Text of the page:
U.S. Department of Energy (DOE) building energy codes were put into effect in the 1970s. Between 1992 and 2012, they have saved homeowners an estimated $15.6 billion.

The Building Energy Efficient Standards took effect Jan. 1, 2017, in California. First adopted in 1976 and updated about every three years, the standards contain energy- and water-efficiency requirements as well as indoor air quality requirements for new construction, additions to existing buildings, and alterations to existing buildings.

The state’s energy commission is required to establish performance standards in the form of an “energy budget” of the energy consumption per square foot of floor space. To achieve this, there is a prescriptive option (allowing builders to comply by using methods known to be efficient) and a performance option (allowing buildings complete freedom in their designs, provided the building achieves the same overall efficiency as an equivalent building using this prescriptive option). 

The standards focus on electrical power distribution systems, indoor lighting systems and equipment, outdoor lighting systems and equipment, lighting controls and solar installations.

Another recently adopted set of standards, ANSI/ASHRAE/IES Standard 90.1 2016, Energy Standard for Buildings Except Low-Rise Residential Buildings, contains the 125 new addenda published since the 2013 standard came out. It focuses on lighting, building envelope and mechanical systems.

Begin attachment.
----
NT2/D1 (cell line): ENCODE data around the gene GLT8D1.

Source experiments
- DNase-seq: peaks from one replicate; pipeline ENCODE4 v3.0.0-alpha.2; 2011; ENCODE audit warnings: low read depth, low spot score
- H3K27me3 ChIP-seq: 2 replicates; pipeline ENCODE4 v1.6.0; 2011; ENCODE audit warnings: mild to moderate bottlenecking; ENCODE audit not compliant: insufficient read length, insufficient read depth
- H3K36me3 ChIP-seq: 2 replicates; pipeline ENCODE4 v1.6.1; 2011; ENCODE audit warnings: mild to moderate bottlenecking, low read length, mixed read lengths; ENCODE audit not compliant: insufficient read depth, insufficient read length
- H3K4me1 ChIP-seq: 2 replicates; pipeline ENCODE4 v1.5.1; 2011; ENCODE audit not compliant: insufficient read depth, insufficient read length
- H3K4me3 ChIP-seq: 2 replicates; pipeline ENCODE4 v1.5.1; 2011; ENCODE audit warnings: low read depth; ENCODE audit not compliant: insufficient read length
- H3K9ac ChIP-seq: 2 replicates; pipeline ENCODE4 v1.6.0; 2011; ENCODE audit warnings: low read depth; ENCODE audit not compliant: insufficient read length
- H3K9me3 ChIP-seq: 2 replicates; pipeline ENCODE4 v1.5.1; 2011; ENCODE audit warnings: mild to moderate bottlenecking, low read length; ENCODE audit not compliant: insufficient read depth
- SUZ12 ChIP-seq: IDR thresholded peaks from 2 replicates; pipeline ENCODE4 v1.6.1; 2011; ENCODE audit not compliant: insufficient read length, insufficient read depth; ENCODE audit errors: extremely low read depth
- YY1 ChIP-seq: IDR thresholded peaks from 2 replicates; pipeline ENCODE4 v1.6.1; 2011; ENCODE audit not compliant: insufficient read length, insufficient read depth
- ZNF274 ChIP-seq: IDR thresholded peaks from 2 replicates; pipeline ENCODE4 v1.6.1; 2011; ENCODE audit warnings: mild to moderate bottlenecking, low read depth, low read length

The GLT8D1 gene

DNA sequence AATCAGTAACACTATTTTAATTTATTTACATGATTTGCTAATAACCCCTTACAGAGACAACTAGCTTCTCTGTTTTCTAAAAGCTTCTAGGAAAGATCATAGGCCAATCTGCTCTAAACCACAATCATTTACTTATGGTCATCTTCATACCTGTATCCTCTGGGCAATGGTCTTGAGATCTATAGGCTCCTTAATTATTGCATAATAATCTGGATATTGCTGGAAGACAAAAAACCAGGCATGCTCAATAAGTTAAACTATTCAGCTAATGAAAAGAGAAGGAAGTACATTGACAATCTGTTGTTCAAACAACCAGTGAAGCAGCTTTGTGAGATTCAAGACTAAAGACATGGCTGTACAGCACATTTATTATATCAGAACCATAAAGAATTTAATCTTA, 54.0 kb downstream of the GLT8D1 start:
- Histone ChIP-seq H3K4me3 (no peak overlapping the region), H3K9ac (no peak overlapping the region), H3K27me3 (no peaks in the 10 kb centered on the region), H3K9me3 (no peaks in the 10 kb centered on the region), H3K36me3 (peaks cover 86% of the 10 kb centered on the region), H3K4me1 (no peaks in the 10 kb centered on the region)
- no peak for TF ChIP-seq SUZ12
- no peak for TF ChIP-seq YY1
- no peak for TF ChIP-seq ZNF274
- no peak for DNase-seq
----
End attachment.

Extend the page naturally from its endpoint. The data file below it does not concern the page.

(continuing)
“It is the overall goal of each version to create a consensus standard that saves energy and is technically feasible and cost effective,” said Drake Erbe, chair of the Standard 90.1 committee.

In terms of lighting, the 2016 standard contains four major modifications from 2013: modified control requirements that make the application of advanced lighting controls easier for increased energy savings, modification of exterior and interior lighting power densities that reflect the efficiency gains from LED technology in specific applications, added minimum requirements for lighting in dwelling units to set limits on light source efficacy, and additional control for lighting in parking areas based on occupancy to reduce energy use.

The 2018 version of the International Energy Conservation Code is being updated. This is considered to be the model building energy code; it is recognized by the DOE, cited in federal law and adopted by more than 40 states. It is updated every three years, with input from code officials, builders, efficiency advocates and other parties.

On the residential side, language clarifies how the Energy Rating Index path of the code is calculated to ensure consistency for consumers, require a minimum level of efficiency for homes that meet the code with renewable energy, and mandate the installation of more efficient windows in most climate zones. Part of the DOE’s interest in the code relates to renewable energy, especially as a way to move toward zero-energy buildings. The DOE has been focusing on three areas: requirements for efficiency, code scope and appropriate metrics.

The final version of the code will be published in mid- to late 2017, following the DOE’s analysis of the document. It will take effect in early 2018.